Oakland may not achieve savings of $23 million from the three proposed reforms.   The City may decide to fund some kids’ programs and provide General Purpose Fund dollars for libraries even if not required to do so.   But Measures Y, Q and D remove this funding from the budget discussion.  Should an amount this significant be part of the discussion?  We think it should.

Make Oakland Better Now!

OakTalk Here is the blog of Make Oakland Better Now!, an Oakland community grassroots group of a grass-roots group of voters, volunteers, and policy advocates committed to improving the City of Oakland by focusing on public safety, public works, and responsible budgets. Founded in 2003, we’ve researched, lobbied, and successfully campaigned for a number of new, impactful policies, including the city’s Rainy Day Fund, Measure Z and Operation Ceasefire.

This Post Has 6 Comments

  1. ed gerber

    I have been an advocate for lots of funding sources restricted to a single public service, such as transit for which I used to lobby. I now believe that special funds are not desirable unless there is a clear relationship between the funding source and the object of expenditure such as port revenues for port purposes. The limitation should be flexible enough to allow expenditures for services reasonably collateral to the revenue source. In the port illustration for fire and law enforcement services related to the port but not for oversight costs like the City Administrator, Council , Mayor, etc. Drawing the related line is necessary and can be done. The rest of city revenues which come from all of us sales tax, property and parcel taxes, park fees, etc should be in the General Purpose Fund and used for whatever the Council/mayor believe appropriate. After all we did elect the Council/Mayor to make tough decisions. Ballot box budgeting is very undesirable and we should look at unwinding the current restricted funding mess that we are in.

  2. I disagree with the assertion that Measure Y and Measure Q are unfunded mandates or ballot-box budgeting. The citizens made a deal that they would provide additional funding for police, violence prevention, and libraries, under the condition that existing funding to those purposes would not be cut. Without the baseline funding guarantees, a parcel tax for libraries is essentially a parcel tax for anything – if we pay $14m for library services but then the $9m General Fund contribution for libraries is eliminated, then we are essentially paying a $9m tax that goes to everything except the library. It makes sense that the voters want to ensure they are supporting the library rather than other services with an additional parcel tax if it is pitched for libraries.

    Measure K on the other hand is basically indefensible in this budgetary environment, more so because the programs it funds are privately-run and not open to the public. And unlike Measure Y or Measure Q, Measure K can be amended with a simple majority vote.

  3. Velvel

    Mandates and set asides are bad public policy–they hamstring City Managers when time are tough. They have a role to play when there is lots of city funding, which I do not foresee for years to come.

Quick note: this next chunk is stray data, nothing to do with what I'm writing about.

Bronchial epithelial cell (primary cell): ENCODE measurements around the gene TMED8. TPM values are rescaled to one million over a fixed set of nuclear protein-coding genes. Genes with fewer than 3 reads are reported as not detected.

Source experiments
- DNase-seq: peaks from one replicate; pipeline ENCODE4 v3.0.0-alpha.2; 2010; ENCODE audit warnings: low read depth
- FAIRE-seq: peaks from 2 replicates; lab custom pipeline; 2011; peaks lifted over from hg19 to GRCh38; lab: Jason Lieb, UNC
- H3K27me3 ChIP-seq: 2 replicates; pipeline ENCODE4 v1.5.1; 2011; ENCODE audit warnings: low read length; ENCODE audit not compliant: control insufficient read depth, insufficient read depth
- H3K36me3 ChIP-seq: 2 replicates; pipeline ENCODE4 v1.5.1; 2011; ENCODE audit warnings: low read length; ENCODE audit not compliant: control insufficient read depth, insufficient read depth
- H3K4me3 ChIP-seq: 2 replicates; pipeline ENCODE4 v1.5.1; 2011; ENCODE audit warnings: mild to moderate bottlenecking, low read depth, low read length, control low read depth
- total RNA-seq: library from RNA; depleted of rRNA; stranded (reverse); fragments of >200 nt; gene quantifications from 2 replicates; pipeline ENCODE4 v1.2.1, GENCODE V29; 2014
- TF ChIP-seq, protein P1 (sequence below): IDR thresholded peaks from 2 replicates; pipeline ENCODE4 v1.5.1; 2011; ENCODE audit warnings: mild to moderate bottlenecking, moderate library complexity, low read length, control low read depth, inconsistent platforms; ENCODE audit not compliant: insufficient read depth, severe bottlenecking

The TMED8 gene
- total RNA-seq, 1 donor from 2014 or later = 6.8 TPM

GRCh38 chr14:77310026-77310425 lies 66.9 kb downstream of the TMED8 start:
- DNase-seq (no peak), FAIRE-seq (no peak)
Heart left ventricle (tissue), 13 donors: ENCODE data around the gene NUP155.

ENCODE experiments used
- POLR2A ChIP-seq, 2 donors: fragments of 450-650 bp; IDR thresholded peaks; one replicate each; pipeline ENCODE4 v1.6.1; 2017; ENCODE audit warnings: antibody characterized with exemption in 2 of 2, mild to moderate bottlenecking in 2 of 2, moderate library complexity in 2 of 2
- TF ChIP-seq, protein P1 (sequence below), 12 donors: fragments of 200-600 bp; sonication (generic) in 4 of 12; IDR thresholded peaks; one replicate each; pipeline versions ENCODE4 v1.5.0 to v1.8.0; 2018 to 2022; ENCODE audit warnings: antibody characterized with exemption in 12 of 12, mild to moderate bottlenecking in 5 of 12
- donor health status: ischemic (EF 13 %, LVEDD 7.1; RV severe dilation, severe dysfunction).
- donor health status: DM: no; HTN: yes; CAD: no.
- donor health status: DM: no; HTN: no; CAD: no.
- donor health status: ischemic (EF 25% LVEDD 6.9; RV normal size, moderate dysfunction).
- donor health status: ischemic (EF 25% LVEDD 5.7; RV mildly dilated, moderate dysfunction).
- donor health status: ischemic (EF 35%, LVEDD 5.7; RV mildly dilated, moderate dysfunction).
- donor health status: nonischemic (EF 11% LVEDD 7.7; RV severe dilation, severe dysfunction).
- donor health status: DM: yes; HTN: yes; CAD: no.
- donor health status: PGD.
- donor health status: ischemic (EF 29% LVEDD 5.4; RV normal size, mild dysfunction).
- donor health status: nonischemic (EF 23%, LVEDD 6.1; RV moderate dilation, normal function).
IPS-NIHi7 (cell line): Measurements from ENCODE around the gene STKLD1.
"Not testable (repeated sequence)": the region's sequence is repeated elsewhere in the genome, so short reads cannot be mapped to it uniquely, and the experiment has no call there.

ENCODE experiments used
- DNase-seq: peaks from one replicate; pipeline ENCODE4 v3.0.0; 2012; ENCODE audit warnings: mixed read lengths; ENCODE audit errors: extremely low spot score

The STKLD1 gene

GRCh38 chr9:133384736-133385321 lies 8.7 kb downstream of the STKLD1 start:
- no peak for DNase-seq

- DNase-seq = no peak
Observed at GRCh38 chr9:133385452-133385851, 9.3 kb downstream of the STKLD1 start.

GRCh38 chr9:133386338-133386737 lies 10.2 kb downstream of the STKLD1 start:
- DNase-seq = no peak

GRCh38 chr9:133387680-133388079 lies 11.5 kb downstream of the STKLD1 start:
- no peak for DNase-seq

4. Brian

    I agree with Jonathan Bair. It’s a hard lesson we’ve learned that even those we elect will double cross us on taxes. Mandates are a big bugetary managment problem. We shouldn’t need to shackle the funding like this, but too many public goals have gone unfunded because the situation is always a crisis in government. What we get is fear tactics from politicians. At the federal level it’s “agree to cap the debt limit or shut down Medicare.” Locally we threatened with no libraries or senior centers. To say that the public employees have “done enough” doesn’t even make sense. Public employees are workers, not martyrs. They, unfortunately, are budget line items that have to be cut during hard times; just like your job and mine.

    These measures, Y,Q and D, only passed because deals were made with public employee unions. That’s why the baselines are untenable.

    Maybe we should go back and start the budget design with the mandates and work outward from there. Libraries, youth programs and pre-school education are critical to changing the nature of Oakland’s society.

  5. Granger Jones

    The California Initiative process was enacted 100 years ago to give ordinary Californians a hand in government. For a while the process worked well. In situations where California’s elected politicians either couldn’t or wouldn’t act, citizens…..who in those days were usually also tax payers….could and sometimes did take matters into their own hands via the initiative process.

    In recent times, two intervening phenomenon, both unsurprisingly involving money, have seriously undermined the process….to the point where local politicians are now calling for legislation designed overrule the effects of voter initiatives.

    Things have come full circle.

    So why, after all these years, do officials in various California cities including San Francisco and Oakland want to cut the heart out of the California initiative process?

    It all has to do with money. In the first place, recent State and local propositions have often had more to do with providing tax breaks and other benefits to assorted special interests than with improving government. And in the second place there are millions of voters living in rent-controlled apartments who pay no taxes and therefore suffer no conseqences no matter how expensive a proposition. These voters know that despite the cost any resulting tax increases will be borne by others.

    If the country’s leaders don’t act to end the pervasive and debilitating effects of special interest money on government and the political influence of the growing mass of “entitlement” recipients, the ultimate result will be the economic and political collapse of this country.


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    Keep up the good writing.